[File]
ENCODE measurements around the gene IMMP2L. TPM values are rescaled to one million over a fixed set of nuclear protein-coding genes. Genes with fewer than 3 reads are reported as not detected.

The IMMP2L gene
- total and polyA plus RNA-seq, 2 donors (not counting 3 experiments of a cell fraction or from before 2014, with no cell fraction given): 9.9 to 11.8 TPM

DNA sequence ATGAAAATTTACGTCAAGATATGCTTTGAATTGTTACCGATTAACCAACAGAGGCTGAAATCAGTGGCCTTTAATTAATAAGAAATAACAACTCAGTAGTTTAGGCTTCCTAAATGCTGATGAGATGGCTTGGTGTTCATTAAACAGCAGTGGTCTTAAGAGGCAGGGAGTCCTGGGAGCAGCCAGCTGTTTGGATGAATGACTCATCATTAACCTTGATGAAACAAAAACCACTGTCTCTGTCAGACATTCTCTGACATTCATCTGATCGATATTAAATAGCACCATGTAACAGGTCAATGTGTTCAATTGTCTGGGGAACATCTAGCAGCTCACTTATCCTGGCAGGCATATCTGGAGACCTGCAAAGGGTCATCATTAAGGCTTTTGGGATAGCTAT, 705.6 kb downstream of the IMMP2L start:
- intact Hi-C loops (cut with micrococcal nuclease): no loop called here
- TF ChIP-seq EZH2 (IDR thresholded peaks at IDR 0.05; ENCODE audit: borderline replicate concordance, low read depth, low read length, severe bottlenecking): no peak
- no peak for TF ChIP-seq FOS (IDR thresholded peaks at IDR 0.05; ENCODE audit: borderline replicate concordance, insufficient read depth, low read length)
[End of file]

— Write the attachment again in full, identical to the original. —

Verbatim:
ENCODE measurements around the gene IMMP2L. TPM values are rescaled to one million over a fixed set of nuclear protein-coding genes. Genes with fewer than 3 reads are reported as not detected.

The IMMP2L gene
- total and polyA plus RNA-seq, 2 donors (not counting 3 experiments of a cell fraction or from before 2014, with no cell fraction given): 9.9 to 11.8 TPM

DNA sequence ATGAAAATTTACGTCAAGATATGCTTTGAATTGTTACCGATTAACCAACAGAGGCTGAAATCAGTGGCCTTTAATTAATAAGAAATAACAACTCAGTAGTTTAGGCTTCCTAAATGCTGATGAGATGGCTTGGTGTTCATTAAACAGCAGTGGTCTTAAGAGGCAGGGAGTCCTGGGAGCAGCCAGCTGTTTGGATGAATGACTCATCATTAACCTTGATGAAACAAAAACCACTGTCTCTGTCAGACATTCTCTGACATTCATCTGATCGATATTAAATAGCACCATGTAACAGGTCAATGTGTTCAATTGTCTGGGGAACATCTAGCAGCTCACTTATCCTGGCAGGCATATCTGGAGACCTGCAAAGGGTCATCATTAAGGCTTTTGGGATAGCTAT, 705.6 kb downstream of the IMMP2L start:
- intact Hi-C loops (cut with micrococcal nuclease): no loop called here
- TF ChIP-seq EZH2 (IDR thresholded peaks at IDR 0.05; ENCODE audit: borderline replicate concordance, low read depth, low read length, severe bottlenecking): no peak
- no peak for TF ChIP-seq FOS (IDR thresholded peaks at IDR 0.05; ENCODE audit: borderline replicate concordance, insufficient read depth, low read length)